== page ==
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eeping Fit

Strength Training For Tennis

© Wayne L. Westcott PhD

The following is one in an ongoing series of columns entitled Keeping Fit by Wayne L. Westcott PhD. View all columns in series

Replace the chest cross, pullover, lateral raise, biceps curl and triceps extension exercises with the bench press, seated row, overhead press, and pulldown exercises. These provide a more comprehensive upper body workout that may have more practical benefit in terms of power production.

Table 2 presents a more advanced tennis strength training program. These exercises should be performed in the same manner as the basic program exercises, namely, one set of eight to 12 well-controlled repetitions.

Table 2. Recommended advanced exercises for conditioning the major muscle groups.

Machine Exercise Target Muscles

Leg Press
Hip Adduction
Hip Abduction
Calf Raise
Bench Press
Seated Row
Overhead Press
Low Back
Rotary Torso
Four Way Neck
Quadriceps, Hamstrings, Gluteals
Hip Adductors
Hip Abductors
Gastrocnemius, Soleus
Pectoralis Major, Triceps
Latissimus Dorsi, Biceps
Deltoids, Triceps
Latissimus Dorsi, Biceps
Spinal Erectors
Rectus Abdominis
External Obliques, Internal Obliques
Neck Flexors, Neck Extensors

Specific Strength Exercises
While both the basic and advanced strength training programs should provide excellent tennis conditioning and reasonable injury protection, you should take one more step to address particularly vulnerable muscle groups that experience significant stress during tennis play.

Shoulder Rotator Muscles
The first of these smaller and frequently injured muscle groups is the rotator cuff complex that surrounds and stabilizes the shoulder joint.

The shoulder rotator muscles lie beneath the large deltoid muscles, and enable us to turn our arm in various positions. Rotating our arm backwards, called external rotation, uses the teres minor and infraspinatus muscles. Rotating our arm forwards, called internal rotation, involves the subscapularis muscles. Keeping our arm within the shoulder joint structure is the primary function of the supraspinatus muscle. Together, these four muscle groups surround the shoulder joint, providing both structural stability and the ability to produce forehand, backhand, and serving movements.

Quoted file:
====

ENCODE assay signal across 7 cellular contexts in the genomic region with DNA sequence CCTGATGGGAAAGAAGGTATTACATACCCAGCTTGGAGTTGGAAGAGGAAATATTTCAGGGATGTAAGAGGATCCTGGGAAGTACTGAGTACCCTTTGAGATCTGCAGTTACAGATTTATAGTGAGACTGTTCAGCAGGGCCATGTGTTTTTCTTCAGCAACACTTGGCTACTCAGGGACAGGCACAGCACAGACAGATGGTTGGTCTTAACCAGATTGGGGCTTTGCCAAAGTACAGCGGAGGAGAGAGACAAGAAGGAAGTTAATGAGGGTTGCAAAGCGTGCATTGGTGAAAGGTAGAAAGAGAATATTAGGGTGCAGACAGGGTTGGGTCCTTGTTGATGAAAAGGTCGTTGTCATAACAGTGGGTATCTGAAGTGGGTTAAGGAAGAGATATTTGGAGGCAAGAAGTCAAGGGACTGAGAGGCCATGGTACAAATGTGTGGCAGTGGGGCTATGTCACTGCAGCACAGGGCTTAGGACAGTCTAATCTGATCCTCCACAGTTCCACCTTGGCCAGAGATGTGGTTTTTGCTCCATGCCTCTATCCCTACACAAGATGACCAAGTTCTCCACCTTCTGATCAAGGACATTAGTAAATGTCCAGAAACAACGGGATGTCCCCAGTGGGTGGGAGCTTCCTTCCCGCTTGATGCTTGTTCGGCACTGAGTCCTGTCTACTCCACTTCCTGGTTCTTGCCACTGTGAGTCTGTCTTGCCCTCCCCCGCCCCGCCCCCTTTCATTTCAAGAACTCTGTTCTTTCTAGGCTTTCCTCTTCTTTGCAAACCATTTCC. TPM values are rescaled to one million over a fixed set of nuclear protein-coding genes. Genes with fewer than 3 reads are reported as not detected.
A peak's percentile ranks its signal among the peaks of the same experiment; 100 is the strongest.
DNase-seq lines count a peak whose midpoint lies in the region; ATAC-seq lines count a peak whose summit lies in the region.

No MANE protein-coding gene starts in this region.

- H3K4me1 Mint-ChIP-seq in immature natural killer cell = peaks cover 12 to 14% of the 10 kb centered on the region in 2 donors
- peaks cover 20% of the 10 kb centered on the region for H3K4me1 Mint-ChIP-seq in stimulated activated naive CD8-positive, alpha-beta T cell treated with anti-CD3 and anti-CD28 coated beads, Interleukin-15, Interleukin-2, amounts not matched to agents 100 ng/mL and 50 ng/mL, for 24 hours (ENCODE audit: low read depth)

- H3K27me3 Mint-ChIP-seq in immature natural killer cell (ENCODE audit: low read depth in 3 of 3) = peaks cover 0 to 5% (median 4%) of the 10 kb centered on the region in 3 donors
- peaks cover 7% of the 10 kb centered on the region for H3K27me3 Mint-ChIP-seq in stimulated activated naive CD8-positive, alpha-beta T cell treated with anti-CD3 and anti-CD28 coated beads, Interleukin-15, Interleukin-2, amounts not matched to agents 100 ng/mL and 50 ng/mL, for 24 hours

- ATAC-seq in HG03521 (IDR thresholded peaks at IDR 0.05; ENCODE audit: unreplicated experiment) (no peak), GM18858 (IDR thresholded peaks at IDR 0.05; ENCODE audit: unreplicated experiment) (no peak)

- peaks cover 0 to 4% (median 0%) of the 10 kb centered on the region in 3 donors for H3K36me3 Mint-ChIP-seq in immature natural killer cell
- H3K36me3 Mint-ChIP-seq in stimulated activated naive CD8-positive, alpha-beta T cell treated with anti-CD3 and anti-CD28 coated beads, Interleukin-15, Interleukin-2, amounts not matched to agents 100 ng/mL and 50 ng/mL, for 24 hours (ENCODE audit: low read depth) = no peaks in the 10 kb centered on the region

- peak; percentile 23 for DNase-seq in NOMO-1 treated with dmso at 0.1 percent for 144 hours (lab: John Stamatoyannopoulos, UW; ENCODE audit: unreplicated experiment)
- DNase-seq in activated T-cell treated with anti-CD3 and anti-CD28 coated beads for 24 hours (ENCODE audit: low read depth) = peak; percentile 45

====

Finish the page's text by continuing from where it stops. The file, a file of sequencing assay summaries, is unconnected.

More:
The good news is that these four relatively small muscle groups respond very well to proper strength training. The bad news is that most people do not perform any specific exercises for their rotator cuff. This is unfortunate, because rotator cuff injuries occur frequently in tennis players and typically require a long recovery period.

Although the standard strength exercises offer some conditioning benefit, you should definitely do at least one workout per week for the shoulder rotator muscles.

The best means for specifically training the rotator cuff muscles is the rotary shoulder machine, a dual-action exercise that provides full-range rotational resistance for both the external and internal shoulder rotator muscles.

If this machine is not available, you may also strengthen these important muscles with resistance bands. Simply attach the band to a door at waist level, stand with your left side toward the door, keep your left elbow against your left side, and pull the band across your midsection using your left hand. This works your left internal shoulder rotator muscles. Next, keep your right elbow against your right side and pull the band away from your midsection using your right hand. This works your right external shoulder rotator muscles. Repeat these two exercises standing with your right side toward the door and using the opposite hands.

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About The Author
Wayne L. Westcott, Ph.D., is fitness research director at the South Shore YMCA in Quincy, MA. He is strength training consultant for numerous national organizations, such as the American Council on Exercise, the American Senior Fitness Association, and the National Youth Sports Safety Foundation, and editorial advisor for many publications, including Prevention, Shape, and......more
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